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Monday, January 21, 2013

Shawn’s Experience On Federal Jury Duty

Last week I was doing Jury Duty in United States District Court. I wasn’t looking forward to it. But to my surprise it was one of the best experiences I ever had with the court system.

I had been summoned to jury service way back in 2010. By both the federal and state courts. At the same time. So I tried to serve the jury duty to get it out of the way then. But it was telephone service. That led to me being stuck in a holding pattern for 2011 and 2012, waiting for one of the two summonses to show up again and worrying about when I’d have to disrupt my writing schedule again.. Thankfully, now I’m out of that holding pattern and the jury duty albatross no longer hangs over my head. I can get back to storytelling for the next couple of years.

I had to do my service was in the Federal Courthouse on Pearl Street, not too far from the Brooklyn Bridge/City Hall train station in lower Mahattan. It’s a great place to be. Chinatown and Little Italy aren’t too far from there and Wall Street is on just a few blocks away. I had an 8:30 and got downtown around 8:15 or so.

Security at the courthouse is tight, but courteous and professional. I was in and out of the screening in less than a minute even with a long line. Having done jury duty twice at the Bronx county courthouse I’d have to say the security there is much more efficient than over there. This place ran like a machine.

The lobby on the way to the jury room is white marble and quite stylish with nice picture windows and a nice little corner detailing the history of the late former New York State Senator Daniel Patrick Moynihan. If you’re ever on a lunch break, check out that area. You’ll learn something about one of New York’s most influential politicians.

The Jury room itself is also nice, with wood paneling on the walls comfortable lighting for reading,  and lots of comfortable leather chairs in the waiting area. Nice and soft chairs, you could easily sit here and enjoy a nap for an hour or two while waiting for your name to be called.

The clerks there were extremely professional, courteous and downright pleasant. The brothers and sisters who worked there provided some of the best customer service I’ve ever experienced. If you want to see an example of what excellent customer service looks like, head into the Jury assembly room at the Moynihan courthouse. That’s what it looks like

In administering their duties, The clerks in the jury room were efficient and well-organized. After showing us the usual video about jury service,they quickly started calling names for cases. I got called to go upstairs for a tax evasion case.

In between court breaks, I did get so see a nice view of the skyline lower Manhattan. From one set of tall picture windows of the Moynihan courthouse you can see the Empire State building and all the skyscrapers across the New York City topography.

From the other set you can see the Freedom tower being constructed.

After spending the first day in jury selection, I didn’t get picked. I returned to the jury room where I waited, watched the food network had a cup of hot cocoa (They provide free hot beverages at the US District Court for jurors) and got a breakthrough on an Isis story that I’d been stuck on for a couple of months.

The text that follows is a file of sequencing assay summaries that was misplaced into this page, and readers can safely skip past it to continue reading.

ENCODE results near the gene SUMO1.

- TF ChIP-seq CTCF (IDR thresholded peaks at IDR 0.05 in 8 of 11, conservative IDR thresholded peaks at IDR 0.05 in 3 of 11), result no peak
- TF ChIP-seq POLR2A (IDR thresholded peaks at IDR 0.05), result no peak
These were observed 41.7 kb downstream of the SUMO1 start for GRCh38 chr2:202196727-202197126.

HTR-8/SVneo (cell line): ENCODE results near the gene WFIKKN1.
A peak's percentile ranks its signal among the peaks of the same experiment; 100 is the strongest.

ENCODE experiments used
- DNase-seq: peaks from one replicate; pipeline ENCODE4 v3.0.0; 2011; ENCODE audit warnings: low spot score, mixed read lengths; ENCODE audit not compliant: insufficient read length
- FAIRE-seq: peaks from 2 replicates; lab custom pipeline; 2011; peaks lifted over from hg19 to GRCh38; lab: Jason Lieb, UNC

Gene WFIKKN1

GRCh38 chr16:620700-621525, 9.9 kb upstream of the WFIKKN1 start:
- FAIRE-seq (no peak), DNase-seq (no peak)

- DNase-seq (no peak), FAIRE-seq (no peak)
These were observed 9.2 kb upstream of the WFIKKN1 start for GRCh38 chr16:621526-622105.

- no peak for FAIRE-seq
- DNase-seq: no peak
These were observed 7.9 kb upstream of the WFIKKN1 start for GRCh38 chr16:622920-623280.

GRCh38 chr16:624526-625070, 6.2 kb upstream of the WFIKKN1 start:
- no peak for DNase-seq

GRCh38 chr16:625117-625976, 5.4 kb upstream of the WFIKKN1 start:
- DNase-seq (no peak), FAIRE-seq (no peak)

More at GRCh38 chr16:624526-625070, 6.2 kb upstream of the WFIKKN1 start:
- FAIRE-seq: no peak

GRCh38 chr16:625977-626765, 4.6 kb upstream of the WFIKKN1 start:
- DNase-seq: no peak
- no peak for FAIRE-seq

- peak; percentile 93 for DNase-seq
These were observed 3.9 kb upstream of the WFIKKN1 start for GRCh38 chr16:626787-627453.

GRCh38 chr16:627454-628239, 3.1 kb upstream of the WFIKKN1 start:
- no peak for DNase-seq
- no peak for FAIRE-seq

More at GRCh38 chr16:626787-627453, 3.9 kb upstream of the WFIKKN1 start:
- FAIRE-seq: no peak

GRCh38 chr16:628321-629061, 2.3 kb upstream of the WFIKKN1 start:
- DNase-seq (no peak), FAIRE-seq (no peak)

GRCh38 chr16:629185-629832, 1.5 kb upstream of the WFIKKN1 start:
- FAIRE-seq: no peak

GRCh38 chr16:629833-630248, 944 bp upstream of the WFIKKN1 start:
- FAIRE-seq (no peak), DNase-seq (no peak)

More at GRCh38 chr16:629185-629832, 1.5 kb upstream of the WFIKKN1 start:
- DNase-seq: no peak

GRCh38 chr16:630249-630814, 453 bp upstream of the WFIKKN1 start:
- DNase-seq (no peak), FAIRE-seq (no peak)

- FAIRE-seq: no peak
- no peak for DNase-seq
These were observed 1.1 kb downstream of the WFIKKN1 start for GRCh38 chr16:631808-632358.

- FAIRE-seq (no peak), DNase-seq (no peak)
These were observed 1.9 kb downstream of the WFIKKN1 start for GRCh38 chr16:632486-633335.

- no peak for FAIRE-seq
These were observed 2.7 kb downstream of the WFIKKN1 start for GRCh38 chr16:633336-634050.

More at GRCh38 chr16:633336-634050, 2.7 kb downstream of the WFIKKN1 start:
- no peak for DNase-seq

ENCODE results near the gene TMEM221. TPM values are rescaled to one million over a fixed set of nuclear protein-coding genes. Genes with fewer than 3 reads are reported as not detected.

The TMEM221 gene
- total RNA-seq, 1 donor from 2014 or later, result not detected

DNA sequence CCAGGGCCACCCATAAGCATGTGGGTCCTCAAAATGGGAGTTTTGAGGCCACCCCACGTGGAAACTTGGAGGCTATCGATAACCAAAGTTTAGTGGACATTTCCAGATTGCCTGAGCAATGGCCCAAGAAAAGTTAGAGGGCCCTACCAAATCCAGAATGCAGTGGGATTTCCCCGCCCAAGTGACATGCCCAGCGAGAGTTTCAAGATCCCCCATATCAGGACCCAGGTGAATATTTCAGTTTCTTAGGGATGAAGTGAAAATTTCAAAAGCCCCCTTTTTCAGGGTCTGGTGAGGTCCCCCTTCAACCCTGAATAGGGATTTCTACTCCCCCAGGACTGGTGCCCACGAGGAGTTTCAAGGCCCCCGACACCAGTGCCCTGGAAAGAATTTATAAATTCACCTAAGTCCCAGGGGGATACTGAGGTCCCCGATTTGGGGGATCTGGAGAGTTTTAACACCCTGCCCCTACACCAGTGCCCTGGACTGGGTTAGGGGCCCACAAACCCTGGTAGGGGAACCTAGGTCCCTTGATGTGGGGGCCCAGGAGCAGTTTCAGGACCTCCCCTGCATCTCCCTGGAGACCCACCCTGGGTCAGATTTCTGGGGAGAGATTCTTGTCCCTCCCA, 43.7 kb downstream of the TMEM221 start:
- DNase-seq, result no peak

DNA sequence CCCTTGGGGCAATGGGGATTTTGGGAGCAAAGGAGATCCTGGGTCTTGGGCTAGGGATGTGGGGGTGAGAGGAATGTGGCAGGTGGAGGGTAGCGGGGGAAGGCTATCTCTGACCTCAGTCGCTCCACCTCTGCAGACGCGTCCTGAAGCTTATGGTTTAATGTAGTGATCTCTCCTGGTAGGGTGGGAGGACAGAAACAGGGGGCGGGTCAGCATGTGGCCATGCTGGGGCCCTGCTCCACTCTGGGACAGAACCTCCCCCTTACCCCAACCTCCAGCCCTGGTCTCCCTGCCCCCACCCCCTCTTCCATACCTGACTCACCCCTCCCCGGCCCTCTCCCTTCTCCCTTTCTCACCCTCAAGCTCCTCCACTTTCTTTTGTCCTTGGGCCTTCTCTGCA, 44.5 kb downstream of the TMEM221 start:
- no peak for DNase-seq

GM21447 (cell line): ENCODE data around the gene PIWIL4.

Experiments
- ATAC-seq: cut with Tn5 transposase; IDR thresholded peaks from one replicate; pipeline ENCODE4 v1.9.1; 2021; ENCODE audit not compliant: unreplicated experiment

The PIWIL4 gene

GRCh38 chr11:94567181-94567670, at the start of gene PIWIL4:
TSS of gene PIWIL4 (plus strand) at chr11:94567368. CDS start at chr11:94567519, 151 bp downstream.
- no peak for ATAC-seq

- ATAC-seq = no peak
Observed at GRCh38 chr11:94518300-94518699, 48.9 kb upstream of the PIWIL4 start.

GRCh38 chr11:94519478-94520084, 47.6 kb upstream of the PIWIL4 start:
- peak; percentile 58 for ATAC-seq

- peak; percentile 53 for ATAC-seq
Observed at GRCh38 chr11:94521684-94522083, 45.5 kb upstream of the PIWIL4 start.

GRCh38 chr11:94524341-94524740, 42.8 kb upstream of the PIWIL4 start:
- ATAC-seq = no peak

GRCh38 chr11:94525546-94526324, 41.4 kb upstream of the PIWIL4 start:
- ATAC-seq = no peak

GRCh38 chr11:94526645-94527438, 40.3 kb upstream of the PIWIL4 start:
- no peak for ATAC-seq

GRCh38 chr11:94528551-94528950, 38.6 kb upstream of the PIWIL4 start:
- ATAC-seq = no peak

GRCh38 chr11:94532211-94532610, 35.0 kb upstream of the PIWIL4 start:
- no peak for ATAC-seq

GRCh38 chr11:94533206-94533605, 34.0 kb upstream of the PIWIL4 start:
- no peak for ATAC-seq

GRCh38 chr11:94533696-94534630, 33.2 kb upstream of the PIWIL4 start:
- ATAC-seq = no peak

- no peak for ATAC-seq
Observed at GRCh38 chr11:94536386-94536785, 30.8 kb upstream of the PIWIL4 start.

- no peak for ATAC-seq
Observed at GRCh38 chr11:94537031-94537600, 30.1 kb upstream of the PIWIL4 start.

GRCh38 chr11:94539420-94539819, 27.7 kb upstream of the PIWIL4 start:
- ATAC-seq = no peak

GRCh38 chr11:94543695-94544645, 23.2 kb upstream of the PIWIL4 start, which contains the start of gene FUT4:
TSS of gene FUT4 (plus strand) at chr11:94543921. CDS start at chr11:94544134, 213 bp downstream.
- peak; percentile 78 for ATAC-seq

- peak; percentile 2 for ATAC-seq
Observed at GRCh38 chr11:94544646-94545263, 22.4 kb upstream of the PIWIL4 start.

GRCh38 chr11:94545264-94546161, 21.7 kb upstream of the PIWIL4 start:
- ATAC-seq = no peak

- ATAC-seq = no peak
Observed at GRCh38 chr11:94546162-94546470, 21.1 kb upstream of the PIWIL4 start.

After about another hour of waiting, I and a bunch of others were dismissed for the day. We were told by the clerks to call in Tuesday night. After a day off, I called in Tuesday night after 5 PM and was told to report for Jury Duty Wendesday.

I spent most of Tuesday writing chapters of that new Isis story and running errands.

Came back Wendesday and after filled out a juror questionnaire that morning. This was to see if people were available to spend three weeks on a trial for securities fraud. I’d love to have done it, logistics prevented me from doing so. After being out of work for four years, Shawn’s money is just too tight to spend commuting  back and forth to a courthouse and then waiting 8-10 weeks to get reimbursed. Filled out the questionnaire, handed it back and went to lunch. Returned to lunch and just relaxed.

Around 3:45 I had my name called along with a few people from Monday and was told to call Friday night. With Federal Jury duty being a two-week commitment I was crossing my fingers for two days while continuing to write chapters of that new Isis story. My service was over at 5:30 (Shawn overslept) and I quickly got back to work on that all-new Isis story.

With Jury duty over I’m feeling a lot more relaxed. A lot more creative and a lot more passionate. That summons hung over my head for two years dividing my focus and making me anxious about starting any new novel projects. I’d hate to be involved in the middle of a story and be forced to stop abruptly. I feel I may not tell the same story when I resumed work on it again. 

All being said, I had a great experience doing jury duty at federal court. If I had anything to complain about, it’s that was that we couldn’t bring cell phones or laptops into the Moynihan Courthouse like people can do at other federal courthouses. If they had Wi-fi in that jury room then it’d be perfect. The jury room was so quiet and serene I feel I could stay there for hours.

So if you ever get a blue envelope in the mail for Federal Jury Duty in New York, don’t hesitate to answer it and serve Jury Duty in the US District Court. You won’t be disappointed.


  1. what happens if you show up with a cell phone despite the prohibition ? Do they keep it for you, send you home, what ? And if they take it, can you access it at lunch ?

  2. They make you power it off and you check it into a wooden cubbyhole and give you a token. You can retrieve it at lunchtime or when you go home.